Being Jbelle's group, she obviously got her way, despite perhaps some protestations otherwise from my end.  Not that we ended up gimping ourselves, mind you, I just thought she had made it too complicated at times, causing herself needless headaches to find the perfect group when a semi-perfect group would work too.  In the end, though, I think she was able to achieve a very synergistic group of good players, really the Holy Grail of raiding, and has been a big reason why we've had so much success in ICC while on such a short time budget.  (We raid once a week for two hours.  That's it.  We're now on the second boss of the Odorous Quarter.  Rotface I believe.  Their names all run together for me... some variation on "smells bad".  We also reset on average once every two weeks, depending on weekly quests and needed gear drops.  So I think that makes us pretty efficient.) 

As something of a WoW-humanist, I thought I had the human element covered in my Ruminations With Jbelle (A new show on Oxygen!).  She wanted to maximize the built-in game benefits, but I kept focused on the players behind the toons.  While for the most part, I may have known what I was talking about, there is certainly one aspect of this synergy business that surprised me (That's the closest you're going to get of humility from me, Jbelle).  I'm sure our fearless leader had this all thought through in her dwarven head, but I guess what I didn't realize is that loot distribution is really one of the key fringe benefits of synergistic class formation.  It may seem obvious in retrospect.  After all, if you have a healthy spread of classes, you shouldn't be fighting over the same loot as much.

In practice, however, it surprised me.  Loot seems to rarely be contested by our group.  If something drops, there only ever seem to be one or two people who want it, at most.  We don't have three of the same class and spec fighting over the same key drops, and the result is that you feel like you get a lot more loot

I think it's human that players will sometimes get frustrated by gear.  Even if you're not a "loot whore", you like gear drops.  Who doesn't?  When you happen across a string of bad luck, it can seem like forever since you've won a roll, and can lead to frustration even in the most patient of players.  No one likes being screwed over by Lady Luck.  It's inevitable, then, that throughout the life of a group, the chance for disenfranchisement with the loot situation increases.  That is to say, the longer you run with the same people, the more likely it is for one of you to run afoul of a bad string of luck and get a bit disgruntled.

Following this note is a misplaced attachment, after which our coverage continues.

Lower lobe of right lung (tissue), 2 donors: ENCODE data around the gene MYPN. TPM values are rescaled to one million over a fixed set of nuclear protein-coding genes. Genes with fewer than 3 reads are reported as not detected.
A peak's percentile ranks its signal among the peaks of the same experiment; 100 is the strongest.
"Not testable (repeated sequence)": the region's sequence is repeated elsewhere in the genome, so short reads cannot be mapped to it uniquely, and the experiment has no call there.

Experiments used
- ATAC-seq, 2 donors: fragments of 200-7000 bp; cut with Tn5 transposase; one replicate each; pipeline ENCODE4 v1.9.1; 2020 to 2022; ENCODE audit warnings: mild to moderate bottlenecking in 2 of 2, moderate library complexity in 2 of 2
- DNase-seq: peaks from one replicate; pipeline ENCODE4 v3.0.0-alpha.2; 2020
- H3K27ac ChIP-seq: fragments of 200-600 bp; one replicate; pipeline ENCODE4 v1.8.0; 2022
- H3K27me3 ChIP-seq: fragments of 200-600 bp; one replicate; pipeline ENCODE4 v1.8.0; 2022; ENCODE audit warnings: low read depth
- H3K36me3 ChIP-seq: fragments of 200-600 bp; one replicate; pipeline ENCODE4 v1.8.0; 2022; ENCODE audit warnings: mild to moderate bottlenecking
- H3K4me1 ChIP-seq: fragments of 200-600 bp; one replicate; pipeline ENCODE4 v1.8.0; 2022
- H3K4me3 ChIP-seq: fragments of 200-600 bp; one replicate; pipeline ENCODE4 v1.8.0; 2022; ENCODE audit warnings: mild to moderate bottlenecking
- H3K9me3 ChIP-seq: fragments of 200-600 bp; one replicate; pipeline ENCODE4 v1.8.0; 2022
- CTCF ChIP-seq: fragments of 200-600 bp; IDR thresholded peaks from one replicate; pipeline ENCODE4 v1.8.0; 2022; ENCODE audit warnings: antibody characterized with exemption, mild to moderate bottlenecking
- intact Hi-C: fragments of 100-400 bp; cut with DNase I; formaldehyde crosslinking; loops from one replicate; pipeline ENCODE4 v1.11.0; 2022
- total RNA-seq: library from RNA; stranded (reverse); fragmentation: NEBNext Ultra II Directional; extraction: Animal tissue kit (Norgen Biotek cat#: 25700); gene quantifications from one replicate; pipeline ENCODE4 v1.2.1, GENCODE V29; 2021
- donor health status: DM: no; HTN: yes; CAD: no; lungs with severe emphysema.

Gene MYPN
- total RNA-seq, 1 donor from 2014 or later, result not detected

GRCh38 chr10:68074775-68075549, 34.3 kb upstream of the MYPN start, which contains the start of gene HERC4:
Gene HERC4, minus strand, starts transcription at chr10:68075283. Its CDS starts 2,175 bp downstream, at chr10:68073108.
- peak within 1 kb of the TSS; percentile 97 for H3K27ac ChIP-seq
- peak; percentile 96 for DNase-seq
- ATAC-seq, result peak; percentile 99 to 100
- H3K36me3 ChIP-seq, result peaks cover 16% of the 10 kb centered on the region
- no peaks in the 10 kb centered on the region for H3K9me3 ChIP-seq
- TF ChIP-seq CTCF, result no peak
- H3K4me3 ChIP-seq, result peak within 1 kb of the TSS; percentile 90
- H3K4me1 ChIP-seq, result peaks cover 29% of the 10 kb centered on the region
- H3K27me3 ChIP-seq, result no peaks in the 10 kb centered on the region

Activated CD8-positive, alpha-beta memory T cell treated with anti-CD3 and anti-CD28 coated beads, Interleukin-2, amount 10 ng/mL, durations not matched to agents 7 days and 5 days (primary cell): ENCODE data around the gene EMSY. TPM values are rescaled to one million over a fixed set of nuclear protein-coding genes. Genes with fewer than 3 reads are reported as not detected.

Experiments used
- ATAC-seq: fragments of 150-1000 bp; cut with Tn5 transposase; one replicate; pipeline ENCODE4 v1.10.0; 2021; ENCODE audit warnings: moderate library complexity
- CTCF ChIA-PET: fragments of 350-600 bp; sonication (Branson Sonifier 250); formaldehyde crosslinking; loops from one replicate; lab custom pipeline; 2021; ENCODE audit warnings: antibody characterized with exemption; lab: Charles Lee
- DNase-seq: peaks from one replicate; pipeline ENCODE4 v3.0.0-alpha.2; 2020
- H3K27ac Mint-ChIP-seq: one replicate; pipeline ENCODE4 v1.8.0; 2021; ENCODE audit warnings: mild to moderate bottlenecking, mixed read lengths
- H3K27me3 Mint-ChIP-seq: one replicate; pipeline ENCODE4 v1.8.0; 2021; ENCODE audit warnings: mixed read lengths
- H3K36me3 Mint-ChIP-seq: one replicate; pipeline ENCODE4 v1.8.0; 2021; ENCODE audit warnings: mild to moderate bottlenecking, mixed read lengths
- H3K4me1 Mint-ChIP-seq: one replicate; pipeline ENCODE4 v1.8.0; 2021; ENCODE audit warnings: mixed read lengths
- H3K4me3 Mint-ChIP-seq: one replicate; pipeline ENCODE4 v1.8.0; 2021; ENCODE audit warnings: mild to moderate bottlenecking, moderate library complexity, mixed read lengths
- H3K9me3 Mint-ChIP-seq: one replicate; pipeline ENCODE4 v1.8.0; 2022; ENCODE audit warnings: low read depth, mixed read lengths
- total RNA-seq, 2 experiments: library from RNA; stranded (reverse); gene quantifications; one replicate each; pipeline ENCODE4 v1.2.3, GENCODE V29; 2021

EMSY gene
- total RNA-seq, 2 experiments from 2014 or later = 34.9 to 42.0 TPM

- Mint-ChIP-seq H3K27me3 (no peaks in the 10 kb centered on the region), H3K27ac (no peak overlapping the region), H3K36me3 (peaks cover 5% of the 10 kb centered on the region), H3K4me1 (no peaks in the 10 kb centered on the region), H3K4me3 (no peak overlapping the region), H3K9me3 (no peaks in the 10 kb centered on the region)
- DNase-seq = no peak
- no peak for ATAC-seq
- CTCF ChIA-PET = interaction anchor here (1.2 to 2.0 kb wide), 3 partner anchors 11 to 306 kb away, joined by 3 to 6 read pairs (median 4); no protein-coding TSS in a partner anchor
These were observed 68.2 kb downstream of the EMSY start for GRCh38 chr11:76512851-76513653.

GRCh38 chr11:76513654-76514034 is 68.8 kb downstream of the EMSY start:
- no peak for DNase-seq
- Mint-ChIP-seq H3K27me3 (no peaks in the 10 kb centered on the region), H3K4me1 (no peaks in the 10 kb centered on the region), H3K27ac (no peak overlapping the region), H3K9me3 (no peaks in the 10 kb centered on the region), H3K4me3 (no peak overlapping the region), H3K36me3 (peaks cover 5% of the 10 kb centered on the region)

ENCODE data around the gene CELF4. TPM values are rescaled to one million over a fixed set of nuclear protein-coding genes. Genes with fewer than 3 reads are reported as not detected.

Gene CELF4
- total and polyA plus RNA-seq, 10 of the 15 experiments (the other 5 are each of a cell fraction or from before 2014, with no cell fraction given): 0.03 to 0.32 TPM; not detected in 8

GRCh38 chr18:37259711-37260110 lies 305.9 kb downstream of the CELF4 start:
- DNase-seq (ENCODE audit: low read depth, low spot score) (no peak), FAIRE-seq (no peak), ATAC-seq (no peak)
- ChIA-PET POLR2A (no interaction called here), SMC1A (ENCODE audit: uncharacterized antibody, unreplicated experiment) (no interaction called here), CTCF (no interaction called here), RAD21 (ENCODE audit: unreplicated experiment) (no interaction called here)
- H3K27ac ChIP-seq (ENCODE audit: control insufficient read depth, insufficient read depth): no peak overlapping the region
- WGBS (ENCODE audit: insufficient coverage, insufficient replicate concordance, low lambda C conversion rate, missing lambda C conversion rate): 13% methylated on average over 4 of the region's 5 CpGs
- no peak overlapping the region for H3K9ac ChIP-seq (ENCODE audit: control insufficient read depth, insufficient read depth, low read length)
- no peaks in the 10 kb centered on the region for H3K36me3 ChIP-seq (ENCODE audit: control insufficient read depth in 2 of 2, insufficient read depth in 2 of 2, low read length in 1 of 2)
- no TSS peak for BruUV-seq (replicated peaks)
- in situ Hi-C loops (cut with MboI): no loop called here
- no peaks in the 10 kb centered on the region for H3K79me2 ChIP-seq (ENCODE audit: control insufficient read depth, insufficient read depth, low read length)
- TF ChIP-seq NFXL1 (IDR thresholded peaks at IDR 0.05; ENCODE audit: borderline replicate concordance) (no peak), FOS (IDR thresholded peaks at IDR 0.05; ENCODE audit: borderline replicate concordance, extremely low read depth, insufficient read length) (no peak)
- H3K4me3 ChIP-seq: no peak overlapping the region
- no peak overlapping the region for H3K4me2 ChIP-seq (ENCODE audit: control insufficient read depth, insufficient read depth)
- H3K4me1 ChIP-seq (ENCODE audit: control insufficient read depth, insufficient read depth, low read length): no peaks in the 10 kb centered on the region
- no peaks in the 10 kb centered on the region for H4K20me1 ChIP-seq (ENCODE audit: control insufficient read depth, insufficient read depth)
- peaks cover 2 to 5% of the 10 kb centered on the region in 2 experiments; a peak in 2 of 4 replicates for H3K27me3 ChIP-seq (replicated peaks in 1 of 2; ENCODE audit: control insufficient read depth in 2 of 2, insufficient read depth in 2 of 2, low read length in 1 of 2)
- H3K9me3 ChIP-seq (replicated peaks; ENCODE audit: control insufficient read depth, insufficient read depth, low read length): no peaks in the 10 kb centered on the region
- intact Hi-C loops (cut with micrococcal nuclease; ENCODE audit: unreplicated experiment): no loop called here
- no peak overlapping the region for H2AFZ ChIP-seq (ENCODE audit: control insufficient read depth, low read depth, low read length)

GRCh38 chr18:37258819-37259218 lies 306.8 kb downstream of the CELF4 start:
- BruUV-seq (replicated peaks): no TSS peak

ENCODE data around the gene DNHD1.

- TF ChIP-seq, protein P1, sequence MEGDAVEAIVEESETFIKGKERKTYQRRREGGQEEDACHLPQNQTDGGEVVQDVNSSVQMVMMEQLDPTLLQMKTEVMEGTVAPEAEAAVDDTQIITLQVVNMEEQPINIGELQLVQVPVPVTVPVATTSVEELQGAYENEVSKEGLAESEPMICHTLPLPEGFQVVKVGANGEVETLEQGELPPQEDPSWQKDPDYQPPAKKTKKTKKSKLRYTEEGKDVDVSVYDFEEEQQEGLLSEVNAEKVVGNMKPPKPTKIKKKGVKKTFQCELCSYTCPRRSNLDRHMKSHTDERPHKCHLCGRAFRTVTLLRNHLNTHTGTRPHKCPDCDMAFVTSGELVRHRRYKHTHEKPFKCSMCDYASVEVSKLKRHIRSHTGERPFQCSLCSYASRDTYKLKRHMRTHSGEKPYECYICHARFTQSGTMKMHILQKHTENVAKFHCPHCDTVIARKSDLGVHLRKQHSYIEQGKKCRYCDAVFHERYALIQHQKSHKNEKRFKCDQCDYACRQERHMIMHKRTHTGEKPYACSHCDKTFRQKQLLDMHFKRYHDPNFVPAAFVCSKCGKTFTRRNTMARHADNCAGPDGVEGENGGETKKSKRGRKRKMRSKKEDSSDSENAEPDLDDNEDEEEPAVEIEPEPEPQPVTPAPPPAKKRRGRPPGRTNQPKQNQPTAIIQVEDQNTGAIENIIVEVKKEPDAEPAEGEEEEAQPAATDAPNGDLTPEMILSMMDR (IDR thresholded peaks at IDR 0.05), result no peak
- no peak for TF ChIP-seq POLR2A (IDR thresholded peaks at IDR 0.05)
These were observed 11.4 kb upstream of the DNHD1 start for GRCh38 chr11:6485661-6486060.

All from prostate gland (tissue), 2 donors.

A synergistic group can stave off the Loot Miasma.  Like a vaccine, starting a group with a healthy spread of classes can inoculate your group against infection.  On an intangible level, what Jbelle did was smart not only from the game design benefits, but also concerning the more hidden human element of raiding.  She really did a great job in giving us the best chance to succeed.

It can be frustrating when you're desiring to join a PuG and are told "no, we already have too many warlocks", and really, a PuG doesn't need the benefits of synergy and long-term goodwill to succeed in it's goal; most PuG's are all about short-term success.  (And also, isn't a PuG the bottom level?  It's like the sandlot ball of raiding.)  For a cohesive, future-minded raid team, "class denied" might not be as bad a policy as previously thought.   It pays off in the long run given time for fringe benefits like the Loot Miasma Vaccination to manifest.  If you have the choice, go for the synergy.  It may take some extra work, but it'll probably be worth it.